Tag Archives: Innovator

Haters Hate, Creators Create

Haters, haters, haters: they will always keep on hating,
So, give exactly zero fucks to what they say, and keep creating.
Dream so big and weird, that everyone will think you’re “nuts,”
Then, laugh until it makes you cry, while counting up your bucks.

Enjoy what you have earned… After all, you do deserve it,
But don’t forget the little guy who’s thinking he’s not worth it.
For some reason, he didn’t walk the “recommended” path,
Plus, Life’s a ‘number’s game;’ he just got left out in the math.

A day, not long ago, that lonely lunatic was you!
Remember how it felt thinking there’s nothing you could do?
You’ve finally made it to the promised land, why ever leave?
The goal was never wealth, but getting hopeless to believe.

  • Not Chris Hoeller

Gifted Individuals Make a Significant Contribution to Innovation in Organizations

With their creative talents, gifted individuals can make a useful contribution to innovations within organizations. Highly gifted individuals possess many more creative possibilities than the average gifted person.

three-ring_model_of_giftedness

To make use of their innovative ideas and to implement them, however, an effective interaction between gifted individuals and their work environment is essential.

How do gifted individuals contribute to innovation?

GiftedThinking

  • The gifted individual can easily identify the relationships between goals, missions, and assignments.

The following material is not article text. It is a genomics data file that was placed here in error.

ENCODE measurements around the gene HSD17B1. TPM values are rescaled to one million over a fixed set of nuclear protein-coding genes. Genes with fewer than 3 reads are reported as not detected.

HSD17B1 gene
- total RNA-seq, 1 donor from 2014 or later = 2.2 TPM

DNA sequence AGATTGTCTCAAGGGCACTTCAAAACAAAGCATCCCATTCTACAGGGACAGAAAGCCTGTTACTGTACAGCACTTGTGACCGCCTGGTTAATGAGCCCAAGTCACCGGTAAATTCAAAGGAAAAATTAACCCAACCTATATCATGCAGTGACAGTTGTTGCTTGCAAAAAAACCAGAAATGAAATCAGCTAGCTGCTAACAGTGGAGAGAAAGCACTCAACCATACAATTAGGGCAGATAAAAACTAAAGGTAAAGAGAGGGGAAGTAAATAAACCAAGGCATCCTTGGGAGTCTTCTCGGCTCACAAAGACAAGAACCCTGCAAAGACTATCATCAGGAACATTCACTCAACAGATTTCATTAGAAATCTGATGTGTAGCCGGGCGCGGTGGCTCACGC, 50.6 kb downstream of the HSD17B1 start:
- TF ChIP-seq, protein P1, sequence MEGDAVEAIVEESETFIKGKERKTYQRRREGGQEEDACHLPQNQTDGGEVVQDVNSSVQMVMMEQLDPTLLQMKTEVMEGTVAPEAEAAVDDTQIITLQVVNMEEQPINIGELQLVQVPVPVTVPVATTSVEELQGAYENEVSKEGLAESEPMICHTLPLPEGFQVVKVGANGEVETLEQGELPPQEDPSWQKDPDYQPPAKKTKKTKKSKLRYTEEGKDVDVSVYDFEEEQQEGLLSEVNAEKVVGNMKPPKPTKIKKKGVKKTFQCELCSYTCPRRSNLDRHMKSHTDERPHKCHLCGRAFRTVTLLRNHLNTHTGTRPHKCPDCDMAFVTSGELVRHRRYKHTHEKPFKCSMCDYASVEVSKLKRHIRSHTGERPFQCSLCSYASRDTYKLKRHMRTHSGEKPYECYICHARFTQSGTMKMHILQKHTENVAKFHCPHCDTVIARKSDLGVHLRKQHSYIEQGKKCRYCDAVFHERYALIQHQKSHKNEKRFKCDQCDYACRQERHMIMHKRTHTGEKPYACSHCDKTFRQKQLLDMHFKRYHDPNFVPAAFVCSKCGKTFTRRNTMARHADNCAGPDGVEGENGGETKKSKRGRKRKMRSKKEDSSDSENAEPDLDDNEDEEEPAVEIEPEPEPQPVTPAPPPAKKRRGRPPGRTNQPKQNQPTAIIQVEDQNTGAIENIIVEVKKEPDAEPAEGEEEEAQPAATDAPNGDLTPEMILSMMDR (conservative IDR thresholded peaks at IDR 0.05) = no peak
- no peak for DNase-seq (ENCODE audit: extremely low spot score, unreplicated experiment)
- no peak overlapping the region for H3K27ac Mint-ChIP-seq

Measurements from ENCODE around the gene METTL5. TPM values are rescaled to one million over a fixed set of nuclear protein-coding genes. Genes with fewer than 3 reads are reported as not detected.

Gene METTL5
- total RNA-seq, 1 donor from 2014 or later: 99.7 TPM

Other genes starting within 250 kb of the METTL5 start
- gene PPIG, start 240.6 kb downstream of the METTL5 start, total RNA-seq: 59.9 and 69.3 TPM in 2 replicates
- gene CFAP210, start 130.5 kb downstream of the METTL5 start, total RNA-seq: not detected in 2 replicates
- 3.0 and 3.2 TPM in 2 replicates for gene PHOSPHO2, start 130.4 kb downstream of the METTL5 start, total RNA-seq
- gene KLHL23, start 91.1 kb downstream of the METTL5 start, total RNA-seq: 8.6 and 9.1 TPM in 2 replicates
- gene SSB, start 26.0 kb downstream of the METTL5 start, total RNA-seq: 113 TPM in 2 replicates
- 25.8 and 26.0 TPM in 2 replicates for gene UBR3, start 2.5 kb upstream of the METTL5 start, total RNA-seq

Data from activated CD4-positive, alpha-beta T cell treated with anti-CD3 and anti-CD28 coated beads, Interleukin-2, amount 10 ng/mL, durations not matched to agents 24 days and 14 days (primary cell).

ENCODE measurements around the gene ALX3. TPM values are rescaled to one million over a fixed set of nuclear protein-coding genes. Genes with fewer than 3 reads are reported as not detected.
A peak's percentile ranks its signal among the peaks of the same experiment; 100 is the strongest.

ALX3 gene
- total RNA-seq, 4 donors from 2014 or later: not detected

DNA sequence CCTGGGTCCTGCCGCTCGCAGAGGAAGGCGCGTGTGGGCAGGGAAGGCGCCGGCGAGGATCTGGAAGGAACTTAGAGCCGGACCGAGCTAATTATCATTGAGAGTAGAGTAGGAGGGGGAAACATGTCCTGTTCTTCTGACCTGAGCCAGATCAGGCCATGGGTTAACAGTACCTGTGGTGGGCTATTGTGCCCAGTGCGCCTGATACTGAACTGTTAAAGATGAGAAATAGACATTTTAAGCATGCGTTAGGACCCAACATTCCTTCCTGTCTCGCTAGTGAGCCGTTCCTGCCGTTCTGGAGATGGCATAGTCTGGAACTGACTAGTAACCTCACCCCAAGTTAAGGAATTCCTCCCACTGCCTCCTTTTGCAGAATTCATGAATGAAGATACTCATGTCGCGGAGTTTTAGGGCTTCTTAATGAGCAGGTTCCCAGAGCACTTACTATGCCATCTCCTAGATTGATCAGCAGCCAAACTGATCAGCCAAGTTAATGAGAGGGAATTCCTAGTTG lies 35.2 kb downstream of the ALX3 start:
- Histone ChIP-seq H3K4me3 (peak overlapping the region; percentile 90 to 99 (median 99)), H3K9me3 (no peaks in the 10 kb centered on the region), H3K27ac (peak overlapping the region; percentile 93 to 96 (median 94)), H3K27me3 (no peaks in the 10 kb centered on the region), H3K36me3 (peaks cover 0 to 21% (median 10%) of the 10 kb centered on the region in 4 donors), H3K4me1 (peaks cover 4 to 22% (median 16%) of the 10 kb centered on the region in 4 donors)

• The gifted individual has the ability to focus intensely on the content.
  • Arguments based on content are key.
  • Habits, traditions and social pressure are quickly spotted. If these seem to be in conflict with the content, they are discarded as being irrelevant.
  • Thinking ‘outside of the box’ is second nature to them.
  • Switching between one’s own professional area and other disciplines is no problem at all.
  • The opinion of a formal authority does not weigh any heavier than the opinion of another party.
  • Information from others is checked against one’s own experience or against other information.
  • The gifted individual has a high degree of commitment and passion.
  • Existing protocols, structures and approaches are only followed if they seem to be effective and are well-founded.
  • A customized solution is sought for each individual situation, often when this has not been requested. ‘Standard problems’ are also approached in this way.

Favorable environmental factors required for making use of these contributions are listed below. The favorable characteristics listed correspond strongly with the ‘task culture’ and ‘person culture,’ while the unfavorable characteristics correspond with the ‘role culture’ or ‘power culture’ from “Harrison’s typologies of organizational culture.

Favorable and Unfavorable Organizational Characteristics for the Gifted

Favorable organizational characteristics:

  • Flexibility.
  • Little hierarchy.
  • Few procedures (only if they are useful).
  • The development and needs of employees are of importance.
  • Room for productive conflicts.
  • Power and influence can be acquired through expertise, dedication and success (or, at most, through personality, ability and outstanding performances).

Unfavorable organizational characteristics:

  • Procedures determine the work.
  • Power and influence are predominantly dependent upon your position.
  • The development and needs of the employee are of little importance.